First, given the individual’s diagnosis of Alzheimer’s disease, it is important to determine if he/she has the cognitive capacity to participate in the decision-making process. I would suggest that a psychiatrist evaluate the individual to see if she/he is incapacitated, which means that legally the person would be unable to sign a Power of Attorney. This document needs to be established when an individual has the cognitive ability to do so. A Power of Attorney is a written document that allows another person to make financial and personal decisions for an incapacitated person in the event of a physical or mental disability. Different states have varying rules or protocols regarding Power of Attorney paperwork.
In general, an individual with Alzheimer's disease or a related dementia may no longer have the capacity to sign important legal documents such as a living will, health care proxy and a power of attorney. The alternative is a guardianship proceeding. A guardian is a person, institute or agency appointed by a court to manage another person's affairs. Laws vary by state, but in most areas it must be demonstrated that the person with a disability lacks the capacity to understand or communicate decisions involving personal and financial matters. The proceeding is a legal process wherein an individual sues another individual for the legal right to make decisions regarding his "person" and "property." You can begin by visiting the Web site for the National Legal Resource Center at www.nlrc.aoa.gov.
It appears that you are in need of legal guidance. I suggest you hire an elder law attorney; these lawyers specialize in estate planning, benefits enrollment and many other legal matters related to finances and decision-making. Elder law attorneys can be found in the local phonebook or on the Web site of the National Association of Elder Law Attorneys (www.naela.org ). Many communities also have programs that offer free legal advice and assistance through various volunteer groups. The local Bar Association in each state will have further information on such programs. The American Bar Association can provide referrals to local groups in each state (www.abanet.org)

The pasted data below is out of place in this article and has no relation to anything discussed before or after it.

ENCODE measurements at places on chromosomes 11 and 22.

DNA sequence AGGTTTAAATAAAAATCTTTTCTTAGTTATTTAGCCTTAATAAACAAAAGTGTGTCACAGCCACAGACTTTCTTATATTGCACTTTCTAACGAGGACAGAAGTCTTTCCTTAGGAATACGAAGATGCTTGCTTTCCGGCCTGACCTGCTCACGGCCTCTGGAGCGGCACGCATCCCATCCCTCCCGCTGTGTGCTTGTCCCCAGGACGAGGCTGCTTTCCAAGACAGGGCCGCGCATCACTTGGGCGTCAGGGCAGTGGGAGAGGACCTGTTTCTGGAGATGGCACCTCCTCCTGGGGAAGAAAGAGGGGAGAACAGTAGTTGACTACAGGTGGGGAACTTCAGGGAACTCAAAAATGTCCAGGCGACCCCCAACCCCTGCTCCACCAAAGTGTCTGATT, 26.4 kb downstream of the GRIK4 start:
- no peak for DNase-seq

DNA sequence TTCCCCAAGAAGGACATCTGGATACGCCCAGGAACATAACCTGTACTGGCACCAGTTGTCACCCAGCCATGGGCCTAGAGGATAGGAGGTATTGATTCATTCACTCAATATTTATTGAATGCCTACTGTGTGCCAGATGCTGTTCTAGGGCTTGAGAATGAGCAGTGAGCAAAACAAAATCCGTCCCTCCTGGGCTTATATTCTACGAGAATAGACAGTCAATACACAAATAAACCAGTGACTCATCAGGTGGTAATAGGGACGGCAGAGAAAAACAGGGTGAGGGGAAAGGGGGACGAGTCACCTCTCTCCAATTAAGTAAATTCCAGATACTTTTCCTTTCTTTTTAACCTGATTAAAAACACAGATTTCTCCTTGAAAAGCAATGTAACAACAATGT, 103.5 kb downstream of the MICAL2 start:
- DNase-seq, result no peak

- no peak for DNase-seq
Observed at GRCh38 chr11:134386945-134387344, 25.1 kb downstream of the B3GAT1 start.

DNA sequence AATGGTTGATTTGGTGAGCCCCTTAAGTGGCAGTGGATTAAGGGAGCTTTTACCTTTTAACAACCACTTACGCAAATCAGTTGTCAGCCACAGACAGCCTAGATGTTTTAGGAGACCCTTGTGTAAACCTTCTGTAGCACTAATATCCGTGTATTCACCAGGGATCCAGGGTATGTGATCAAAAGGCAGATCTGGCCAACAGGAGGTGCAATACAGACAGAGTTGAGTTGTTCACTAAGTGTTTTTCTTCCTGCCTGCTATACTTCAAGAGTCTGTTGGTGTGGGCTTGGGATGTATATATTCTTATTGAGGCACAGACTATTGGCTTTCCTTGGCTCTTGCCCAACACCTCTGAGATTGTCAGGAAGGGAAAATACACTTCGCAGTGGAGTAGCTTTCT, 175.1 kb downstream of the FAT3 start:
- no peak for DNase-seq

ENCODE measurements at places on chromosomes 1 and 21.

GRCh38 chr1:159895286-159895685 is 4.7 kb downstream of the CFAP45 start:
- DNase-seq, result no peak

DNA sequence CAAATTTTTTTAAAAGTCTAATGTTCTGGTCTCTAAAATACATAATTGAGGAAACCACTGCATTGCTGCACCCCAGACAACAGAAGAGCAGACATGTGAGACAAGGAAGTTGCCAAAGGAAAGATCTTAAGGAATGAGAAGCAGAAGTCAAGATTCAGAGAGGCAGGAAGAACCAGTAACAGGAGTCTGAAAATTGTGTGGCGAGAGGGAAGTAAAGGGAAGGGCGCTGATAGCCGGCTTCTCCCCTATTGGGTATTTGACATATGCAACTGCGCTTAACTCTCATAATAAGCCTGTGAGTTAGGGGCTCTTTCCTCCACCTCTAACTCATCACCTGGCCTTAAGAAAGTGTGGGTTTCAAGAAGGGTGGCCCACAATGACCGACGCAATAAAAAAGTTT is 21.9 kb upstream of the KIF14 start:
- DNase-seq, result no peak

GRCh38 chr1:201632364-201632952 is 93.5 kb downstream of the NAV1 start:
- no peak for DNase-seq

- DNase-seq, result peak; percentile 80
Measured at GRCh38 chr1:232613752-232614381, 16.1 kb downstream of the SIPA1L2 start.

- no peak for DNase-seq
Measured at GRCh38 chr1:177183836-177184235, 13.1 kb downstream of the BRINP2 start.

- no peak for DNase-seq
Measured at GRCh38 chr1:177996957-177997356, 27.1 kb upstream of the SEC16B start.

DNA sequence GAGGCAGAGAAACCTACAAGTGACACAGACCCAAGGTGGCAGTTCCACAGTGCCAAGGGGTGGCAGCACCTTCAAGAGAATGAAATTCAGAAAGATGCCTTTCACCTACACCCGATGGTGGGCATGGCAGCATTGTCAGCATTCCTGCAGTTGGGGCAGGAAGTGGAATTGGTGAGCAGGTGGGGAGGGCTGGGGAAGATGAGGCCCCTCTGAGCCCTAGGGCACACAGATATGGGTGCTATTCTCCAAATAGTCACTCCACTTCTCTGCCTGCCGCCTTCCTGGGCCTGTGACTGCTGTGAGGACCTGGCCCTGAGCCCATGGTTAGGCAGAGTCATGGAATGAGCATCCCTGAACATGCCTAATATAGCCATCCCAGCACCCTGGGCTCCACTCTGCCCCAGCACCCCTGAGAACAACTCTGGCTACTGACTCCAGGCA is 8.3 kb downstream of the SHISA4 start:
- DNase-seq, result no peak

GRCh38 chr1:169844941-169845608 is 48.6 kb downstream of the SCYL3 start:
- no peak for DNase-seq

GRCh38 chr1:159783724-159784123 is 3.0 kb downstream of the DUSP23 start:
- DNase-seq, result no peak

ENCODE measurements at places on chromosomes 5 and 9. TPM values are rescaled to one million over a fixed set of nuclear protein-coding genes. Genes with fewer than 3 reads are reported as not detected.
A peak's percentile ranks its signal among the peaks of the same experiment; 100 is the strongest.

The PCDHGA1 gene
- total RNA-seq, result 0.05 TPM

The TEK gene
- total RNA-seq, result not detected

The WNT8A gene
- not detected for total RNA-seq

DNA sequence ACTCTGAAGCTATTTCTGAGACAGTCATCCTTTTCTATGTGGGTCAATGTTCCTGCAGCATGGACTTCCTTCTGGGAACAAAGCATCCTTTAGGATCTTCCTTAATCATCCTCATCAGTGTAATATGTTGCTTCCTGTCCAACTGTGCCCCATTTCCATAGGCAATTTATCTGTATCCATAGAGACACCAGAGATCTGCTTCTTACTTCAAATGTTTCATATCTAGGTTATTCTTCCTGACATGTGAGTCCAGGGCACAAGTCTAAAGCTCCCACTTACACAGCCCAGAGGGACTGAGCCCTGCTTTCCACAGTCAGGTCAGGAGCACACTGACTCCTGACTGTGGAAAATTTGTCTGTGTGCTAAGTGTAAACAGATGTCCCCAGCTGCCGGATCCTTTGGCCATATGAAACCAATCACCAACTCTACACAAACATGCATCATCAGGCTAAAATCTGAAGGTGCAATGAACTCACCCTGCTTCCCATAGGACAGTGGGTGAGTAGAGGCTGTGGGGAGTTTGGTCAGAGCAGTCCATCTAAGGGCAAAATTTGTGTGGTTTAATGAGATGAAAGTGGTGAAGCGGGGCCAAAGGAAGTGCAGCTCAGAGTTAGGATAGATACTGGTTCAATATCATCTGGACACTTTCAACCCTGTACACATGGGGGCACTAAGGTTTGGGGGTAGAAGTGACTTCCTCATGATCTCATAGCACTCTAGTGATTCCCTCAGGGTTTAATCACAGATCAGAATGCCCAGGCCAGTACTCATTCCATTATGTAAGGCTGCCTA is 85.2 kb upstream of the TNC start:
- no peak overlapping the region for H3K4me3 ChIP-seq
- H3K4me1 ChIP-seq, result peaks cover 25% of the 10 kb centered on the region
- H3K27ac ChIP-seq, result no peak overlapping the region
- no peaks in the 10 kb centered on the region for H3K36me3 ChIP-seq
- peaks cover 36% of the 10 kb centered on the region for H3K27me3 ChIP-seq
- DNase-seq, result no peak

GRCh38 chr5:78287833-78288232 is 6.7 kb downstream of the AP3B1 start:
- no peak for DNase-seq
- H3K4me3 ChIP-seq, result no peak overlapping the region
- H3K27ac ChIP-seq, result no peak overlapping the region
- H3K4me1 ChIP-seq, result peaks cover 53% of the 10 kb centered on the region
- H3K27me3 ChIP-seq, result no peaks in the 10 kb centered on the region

As Dorian and Nina said, the stage of Alzheimer's is vital. Earlier is always better, so get on it right away. An attorney may want a doctor's opinion, but you can find that out at the time.
I am not a legal scholar, but I agree with Nina's assessment. My mom was exhibiting some mild cognitive impairment when she signed all of her legal documents but was able to function. I think that those documents would have held up if challenged. However, if we waited just a couple of years longer, we would have been in trouble since her dementia worsened considerably.
Take care and keep us posted!
I would really say that it depends on the stage. Generally speaking, if it is early stage or undiagnosed, the person may be able to sign anything legally. e.g., my late FIL was in early stage of Alzheimer's back in 2004 but he was not diagnosed. He was able to sign the POA and health directive at that time. Later on, when he was in moderate stage, he could still sign but was not clear (e.g. signed the Christmas cards.)
Strictly speaking, when the person is incompetent or in late moderate stage, he or she should not sign for anything legal. The legal documents may be claimed illegal if the officer finds out that the person who signs is incompetent. That is, if the officer calls the patient and he or she would not understand.
That is why the POA needs to be set up early.